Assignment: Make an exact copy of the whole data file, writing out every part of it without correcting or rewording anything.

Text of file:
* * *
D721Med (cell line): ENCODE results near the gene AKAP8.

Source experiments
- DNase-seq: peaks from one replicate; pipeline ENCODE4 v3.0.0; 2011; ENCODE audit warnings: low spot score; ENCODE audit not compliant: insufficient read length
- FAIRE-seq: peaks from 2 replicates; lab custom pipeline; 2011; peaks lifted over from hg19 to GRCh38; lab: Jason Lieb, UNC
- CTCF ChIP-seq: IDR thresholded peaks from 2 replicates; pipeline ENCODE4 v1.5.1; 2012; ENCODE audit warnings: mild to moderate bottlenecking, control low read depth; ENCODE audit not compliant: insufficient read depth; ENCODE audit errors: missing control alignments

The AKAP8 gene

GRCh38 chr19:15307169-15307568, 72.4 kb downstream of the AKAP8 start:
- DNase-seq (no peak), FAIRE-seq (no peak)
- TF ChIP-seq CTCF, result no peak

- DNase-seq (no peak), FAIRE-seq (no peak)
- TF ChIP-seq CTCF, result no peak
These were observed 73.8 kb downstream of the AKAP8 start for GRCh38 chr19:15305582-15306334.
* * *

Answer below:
D721Med (cell line): ENCODE results near the gene AKAP8.

Source experiments
- DNase-seq: peaks from one replicate; pipeline ENCODE4 v3.0.0; 2011; ENCODE audit warnings: low spot score; ENCODE audit not compliant: insufficient read length
- FAIRE-seq: peaks from 2 replicates; lab custom pipeline; 2011; peaks lifted over from hg19 to GRCh38; lab: Jason Lieb, UNC
- CTCF ChIP-seq: IDR thresholded peaks from 2 replicates; pipeline ENCODE4 v1.5.1; 2012; ENCODE audit warnings: mild to moderate bottlenecking, control low read depth; ENCODE audit not compliant: insufficient read depth; ENCODE audit errors: missing control alignments

The AKAP8 gene

GRCh38 chr19:15307169-15307568, 72.4 kb downstream of the AKAP8 start:
- DNase-seq (no peak), FAIRE-seq (no peak)
- TF ChIP-seq CTCF, result no peak

- DNase-seq (no peak), FAIRE-seq (no peak)
- TF ChIP-seq CTCF, result no peak
These were observed 73.8 kb downstream of the AKAP8 start for GRCh38 chr19:15305582-15306334.